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Teaching and Learning Innovation Park. THU: The Potential of Video Concept Cards(Uffe Frandsen) Join the OU H818 'The Networked Practitioner' Online Conference 2017 for my presentation on the 9th of February at 11:15-11:30 Format: Activity Theme: Innovation Link to Poster: Link to Video Concept Cards: By Uffe Frandsen, Video Journalist at University College Sjælland In my conference presentation, I will look at feedback received from practitioners in different contexts in respect to Video Concept Cards.

THU: The Potential of Video Concept Cards(Uffe Frandsen)

What is Video Concept Cards? Video and media in education is nothing new. With interaction being a major focus in discussions on the future digital learning objectives, it becomes important to look at how different media types can be used and combined in a meaningful way for educators. However large the interest in the various new ways of communicating, it is can be a challenge to find new ways of communicating with these tools in an online context. L·E·A·R·N – Flipped Toolkit. Open University Learning Design. 9789811002595 c2. Deborah Millar by Deborah Millar on Prezi.

Carpe Diem - Gilly Salmon. UCL Digital Education team blog. By Natasa Perovic, on 24 March 2016.

UCL Digital Education team blog

Research Paper, Networked Learning Conference 2016 - NLC2016, Lancaster University UK. Francesca Pozzi, Andrea Ceregini, Donatella Persico, Istituto per le Tecnologie Didattiche (ITD), Consiglio Nazionale delle Ricerche (CNR)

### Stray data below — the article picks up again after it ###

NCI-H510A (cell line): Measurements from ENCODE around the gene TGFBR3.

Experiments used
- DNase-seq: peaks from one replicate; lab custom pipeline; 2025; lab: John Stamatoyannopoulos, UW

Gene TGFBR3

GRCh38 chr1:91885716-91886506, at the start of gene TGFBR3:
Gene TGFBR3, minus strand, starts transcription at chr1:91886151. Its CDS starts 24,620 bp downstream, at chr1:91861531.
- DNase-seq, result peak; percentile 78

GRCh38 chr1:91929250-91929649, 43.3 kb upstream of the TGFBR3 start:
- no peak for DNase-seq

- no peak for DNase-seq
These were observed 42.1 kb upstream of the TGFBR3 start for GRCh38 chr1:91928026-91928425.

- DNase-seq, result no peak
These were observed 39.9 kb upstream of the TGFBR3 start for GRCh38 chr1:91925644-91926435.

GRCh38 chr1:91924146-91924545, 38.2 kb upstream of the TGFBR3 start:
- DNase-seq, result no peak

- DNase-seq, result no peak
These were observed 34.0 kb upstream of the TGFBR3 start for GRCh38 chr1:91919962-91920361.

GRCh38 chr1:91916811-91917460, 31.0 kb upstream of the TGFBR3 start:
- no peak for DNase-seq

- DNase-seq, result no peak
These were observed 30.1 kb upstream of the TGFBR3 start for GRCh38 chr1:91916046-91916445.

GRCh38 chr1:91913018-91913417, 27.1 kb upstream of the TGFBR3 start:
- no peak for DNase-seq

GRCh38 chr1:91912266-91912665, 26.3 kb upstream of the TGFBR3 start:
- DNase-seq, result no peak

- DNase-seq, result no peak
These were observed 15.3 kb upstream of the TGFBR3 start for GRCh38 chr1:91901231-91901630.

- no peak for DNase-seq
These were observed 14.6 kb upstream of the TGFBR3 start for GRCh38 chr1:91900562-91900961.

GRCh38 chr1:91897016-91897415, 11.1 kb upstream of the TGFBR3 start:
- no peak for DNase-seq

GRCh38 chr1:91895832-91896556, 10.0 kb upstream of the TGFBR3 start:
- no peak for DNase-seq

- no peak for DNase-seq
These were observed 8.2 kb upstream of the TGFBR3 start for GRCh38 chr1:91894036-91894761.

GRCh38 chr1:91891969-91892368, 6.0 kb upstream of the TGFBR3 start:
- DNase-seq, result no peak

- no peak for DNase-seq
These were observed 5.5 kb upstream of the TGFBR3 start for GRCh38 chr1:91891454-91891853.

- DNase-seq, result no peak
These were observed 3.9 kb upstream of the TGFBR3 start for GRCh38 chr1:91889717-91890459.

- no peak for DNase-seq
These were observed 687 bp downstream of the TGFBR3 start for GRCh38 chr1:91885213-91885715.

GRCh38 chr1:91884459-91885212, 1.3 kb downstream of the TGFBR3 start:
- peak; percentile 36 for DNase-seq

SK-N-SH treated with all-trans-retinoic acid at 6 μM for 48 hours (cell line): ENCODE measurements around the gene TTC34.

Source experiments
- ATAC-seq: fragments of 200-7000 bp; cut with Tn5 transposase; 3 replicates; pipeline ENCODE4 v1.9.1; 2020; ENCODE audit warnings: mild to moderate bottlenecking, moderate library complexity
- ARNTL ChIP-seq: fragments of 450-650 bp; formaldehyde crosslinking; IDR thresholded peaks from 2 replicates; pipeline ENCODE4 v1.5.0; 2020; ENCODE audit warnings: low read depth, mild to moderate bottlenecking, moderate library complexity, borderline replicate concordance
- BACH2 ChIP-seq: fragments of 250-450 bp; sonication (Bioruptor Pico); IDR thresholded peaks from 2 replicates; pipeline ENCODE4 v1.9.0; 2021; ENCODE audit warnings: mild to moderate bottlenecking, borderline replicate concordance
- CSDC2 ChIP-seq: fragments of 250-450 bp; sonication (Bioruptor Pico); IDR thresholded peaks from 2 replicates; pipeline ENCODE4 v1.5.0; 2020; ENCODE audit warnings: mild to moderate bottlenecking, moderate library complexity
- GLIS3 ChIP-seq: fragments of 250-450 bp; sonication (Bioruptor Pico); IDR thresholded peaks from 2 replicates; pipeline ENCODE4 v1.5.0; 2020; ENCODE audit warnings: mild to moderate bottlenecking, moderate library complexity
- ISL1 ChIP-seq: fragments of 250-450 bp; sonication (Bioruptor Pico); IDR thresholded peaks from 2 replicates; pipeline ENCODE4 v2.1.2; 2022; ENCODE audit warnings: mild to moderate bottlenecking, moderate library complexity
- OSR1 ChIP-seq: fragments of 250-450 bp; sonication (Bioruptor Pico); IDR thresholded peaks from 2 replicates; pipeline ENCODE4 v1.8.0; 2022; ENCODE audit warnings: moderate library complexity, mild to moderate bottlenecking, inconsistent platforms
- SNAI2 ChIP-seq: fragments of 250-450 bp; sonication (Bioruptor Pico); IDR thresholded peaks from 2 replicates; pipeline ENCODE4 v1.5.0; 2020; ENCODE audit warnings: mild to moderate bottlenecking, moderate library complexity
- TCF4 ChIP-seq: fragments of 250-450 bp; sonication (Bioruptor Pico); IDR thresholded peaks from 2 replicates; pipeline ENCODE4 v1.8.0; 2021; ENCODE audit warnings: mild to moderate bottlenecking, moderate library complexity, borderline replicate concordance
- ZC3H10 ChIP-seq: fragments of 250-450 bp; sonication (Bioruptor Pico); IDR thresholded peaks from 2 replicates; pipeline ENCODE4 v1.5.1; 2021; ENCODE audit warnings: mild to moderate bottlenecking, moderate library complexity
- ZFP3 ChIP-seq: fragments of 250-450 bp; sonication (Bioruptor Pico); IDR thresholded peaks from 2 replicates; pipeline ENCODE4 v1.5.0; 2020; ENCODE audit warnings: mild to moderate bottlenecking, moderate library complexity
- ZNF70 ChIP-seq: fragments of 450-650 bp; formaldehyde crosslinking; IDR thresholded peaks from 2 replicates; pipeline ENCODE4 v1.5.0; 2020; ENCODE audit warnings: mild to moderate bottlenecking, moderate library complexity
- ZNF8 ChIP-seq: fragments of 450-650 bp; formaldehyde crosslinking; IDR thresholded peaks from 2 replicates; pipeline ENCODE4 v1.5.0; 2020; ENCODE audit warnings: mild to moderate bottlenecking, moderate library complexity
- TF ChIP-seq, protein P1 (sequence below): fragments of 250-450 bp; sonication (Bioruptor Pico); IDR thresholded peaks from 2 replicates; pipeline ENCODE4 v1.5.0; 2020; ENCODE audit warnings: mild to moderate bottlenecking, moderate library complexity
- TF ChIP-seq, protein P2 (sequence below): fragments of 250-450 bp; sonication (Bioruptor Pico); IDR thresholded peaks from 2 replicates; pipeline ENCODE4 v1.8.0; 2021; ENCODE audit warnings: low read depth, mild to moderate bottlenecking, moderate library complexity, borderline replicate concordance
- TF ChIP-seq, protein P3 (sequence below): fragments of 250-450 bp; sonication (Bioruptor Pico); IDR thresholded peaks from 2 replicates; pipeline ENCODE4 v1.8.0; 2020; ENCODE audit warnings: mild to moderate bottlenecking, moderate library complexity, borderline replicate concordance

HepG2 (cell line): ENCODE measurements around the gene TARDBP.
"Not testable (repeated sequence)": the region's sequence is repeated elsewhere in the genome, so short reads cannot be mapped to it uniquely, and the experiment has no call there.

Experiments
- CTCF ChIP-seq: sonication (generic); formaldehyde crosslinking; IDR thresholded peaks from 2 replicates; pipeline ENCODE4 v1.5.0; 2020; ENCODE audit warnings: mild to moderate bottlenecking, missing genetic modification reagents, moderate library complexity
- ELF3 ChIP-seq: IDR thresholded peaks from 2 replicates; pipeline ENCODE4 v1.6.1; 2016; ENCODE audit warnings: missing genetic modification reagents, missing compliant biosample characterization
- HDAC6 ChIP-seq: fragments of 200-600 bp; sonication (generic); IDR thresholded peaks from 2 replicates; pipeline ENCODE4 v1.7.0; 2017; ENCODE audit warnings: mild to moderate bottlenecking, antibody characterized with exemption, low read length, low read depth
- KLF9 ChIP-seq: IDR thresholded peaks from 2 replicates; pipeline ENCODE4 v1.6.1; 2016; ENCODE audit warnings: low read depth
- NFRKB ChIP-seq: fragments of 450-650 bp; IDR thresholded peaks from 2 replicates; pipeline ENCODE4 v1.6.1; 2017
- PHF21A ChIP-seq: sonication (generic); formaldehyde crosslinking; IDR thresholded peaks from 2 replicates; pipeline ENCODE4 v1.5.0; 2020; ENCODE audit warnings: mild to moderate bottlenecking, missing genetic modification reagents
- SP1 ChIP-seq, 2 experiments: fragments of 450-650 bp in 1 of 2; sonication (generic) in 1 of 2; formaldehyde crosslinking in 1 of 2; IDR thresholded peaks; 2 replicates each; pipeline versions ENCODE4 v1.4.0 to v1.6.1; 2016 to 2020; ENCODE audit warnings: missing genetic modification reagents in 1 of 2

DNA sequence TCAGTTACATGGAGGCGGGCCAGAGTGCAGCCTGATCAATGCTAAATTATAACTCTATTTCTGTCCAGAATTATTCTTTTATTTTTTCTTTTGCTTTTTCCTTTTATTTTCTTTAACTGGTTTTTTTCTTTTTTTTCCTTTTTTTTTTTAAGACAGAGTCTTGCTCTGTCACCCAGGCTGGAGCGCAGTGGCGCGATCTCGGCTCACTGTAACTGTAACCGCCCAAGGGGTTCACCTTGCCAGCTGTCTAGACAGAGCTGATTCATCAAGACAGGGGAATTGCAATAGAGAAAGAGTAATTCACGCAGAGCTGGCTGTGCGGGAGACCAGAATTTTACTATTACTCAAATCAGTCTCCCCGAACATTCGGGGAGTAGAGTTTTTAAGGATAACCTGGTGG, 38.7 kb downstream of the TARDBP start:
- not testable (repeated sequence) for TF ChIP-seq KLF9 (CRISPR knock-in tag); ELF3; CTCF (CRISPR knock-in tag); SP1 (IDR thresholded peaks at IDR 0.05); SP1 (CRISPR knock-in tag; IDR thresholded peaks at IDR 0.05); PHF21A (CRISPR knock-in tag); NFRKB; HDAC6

Research Paper, Networked Learning Conference 2016 - NLC2016, Lancaster University UK

UCL Digital Education team blog. Evidence of the month: "Scaling up" learning design. Each month, we highlight one of the new additions to the LACE Evidence Hub, which brings together evidence about learning analytics.

Evidence of the month: "Scaling up" learning design

You are welcome to add to the Hub site, which you can visit via a tab at the top of this page. The evidence of the month for January 2016 is a paper from Rienties, Toentenel and Bryan (2015): “”Scaling up” learning design: impact of learning design activities on LMS behavior and performance”. Using technology to improve curriculum design. Introduction The process of curriculum design combines educational design with many other areas including: information management, market research, marketing, quality enhancement, quality assurance and programme and course approval.

Using technology to improve curriculum design